Maritime authorities in New Zealand have brought charges against the captain of a Panama-flagged bulk carrier for allowing his crew to work at height without the use of proper safety equipment.
Maritime NZ charged Jianxi Chen, Captain of the Spinnaker SW, with permitting dangerous activity involving ships or maritime products under section 65(2) of the Maritime Transport Act 1994.
Captain Chen permitted crew to load a cargo of logs onto the Spinnaker SW without the use of personal protective equipment (PPE) or systems to prevent falls from height, which caused unnecessary danger or risk to persons working on the Spinnaker SW, Maritime NZ said.
Chen pleaded guilty to the offense and was sentenced to a fine of $6,000.
Maritime NZ detained the Panama-flagged bulk carrier Spinnaker SW on 25 March 2019, at Bluff, New Zealand.
A Maritime NZ officer became aware of potential safety issues onboard the ship while it was loading logs.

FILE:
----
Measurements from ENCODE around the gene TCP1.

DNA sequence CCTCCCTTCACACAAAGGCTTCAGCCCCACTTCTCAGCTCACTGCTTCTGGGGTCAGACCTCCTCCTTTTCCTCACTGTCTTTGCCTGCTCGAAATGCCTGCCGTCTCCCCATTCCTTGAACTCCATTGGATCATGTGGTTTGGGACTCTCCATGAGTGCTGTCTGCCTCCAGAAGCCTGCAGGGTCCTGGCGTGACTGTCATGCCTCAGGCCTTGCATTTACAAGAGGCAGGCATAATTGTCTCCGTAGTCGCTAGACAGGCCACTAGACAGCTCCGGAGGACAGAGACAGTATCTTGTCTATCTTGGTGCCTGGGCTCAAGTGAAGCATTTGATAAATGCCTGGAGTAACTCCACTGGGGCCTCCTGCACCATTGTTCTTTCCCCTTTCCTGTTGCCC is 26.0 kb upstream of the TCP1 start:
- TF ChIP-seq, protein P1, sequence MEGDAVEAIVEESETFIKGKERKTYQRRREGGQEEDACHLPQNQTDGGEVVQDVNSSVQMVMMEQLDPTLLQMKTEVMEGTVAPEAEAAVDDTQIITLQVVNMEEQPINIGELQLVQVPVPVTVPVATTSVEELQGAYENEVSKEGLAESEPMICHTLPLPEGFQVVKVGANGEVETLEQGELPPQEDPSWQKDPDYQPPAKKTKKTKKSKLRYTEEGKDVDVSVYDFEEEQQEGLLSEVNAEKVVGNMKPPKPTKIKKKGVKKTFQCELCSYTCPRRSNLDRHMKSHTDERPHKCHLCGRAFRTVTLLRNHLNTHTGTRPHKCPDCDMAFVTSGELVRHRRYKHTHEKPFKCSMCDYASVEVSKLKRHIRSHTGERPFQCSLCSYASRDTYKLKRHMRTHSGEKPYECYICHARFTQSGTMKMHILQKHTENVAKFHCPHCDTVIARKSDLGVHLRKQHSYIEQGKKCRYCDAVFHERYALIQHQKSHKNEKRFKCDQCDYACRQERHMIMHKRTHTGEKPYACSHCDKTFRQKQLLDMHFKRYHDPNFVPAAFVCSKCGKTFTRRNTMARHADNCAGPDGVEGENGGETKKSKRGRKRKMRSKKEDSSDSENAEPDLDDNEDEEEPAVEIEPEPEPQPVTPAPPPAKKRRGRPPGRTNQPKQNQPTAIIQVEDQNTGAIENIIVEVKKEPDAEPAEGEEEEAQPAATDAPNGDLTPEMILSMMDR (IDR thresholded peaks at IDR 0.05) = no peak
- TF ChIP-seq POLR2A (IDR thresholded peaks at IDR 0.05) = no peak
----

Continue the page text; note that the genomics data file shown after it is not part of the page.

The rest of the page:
The officer inspected the vessel’s Safety Management System (SMS) and personal protective equipment (PPE). The SMS required crew working at height to wear PPE. Maritime NZ said PPE itself was also in poor condition. As a result, the Maritime Officer imposed conditions on the vessel requiring operations to be conducted in accordance with the SMS, Maritime NZ said.
According to Maritime NZ, this direction was breached by the Captain, and crew aboard the vessel continued to work at height without PPE.
Mr Venz said, “It was disappointing to find that on 26 March 2019 the crew on the vessel were still working at height without safety lines or harnesses. The Maritime Officer then took immediate action escalating previous compliance actions and detained the vessel to further investigate the issues.”
The following day, a Port State Control Officer inspected the vessel and found deficiencies that allowed the ship to be detained under the Maritime Transport Act section 55.
The detention was lifted on Saturday, 30 March 2019, after the ship passed the independent International Safety Management (ISM) audit. With the court case finished, the vessel is now permitted to leave port.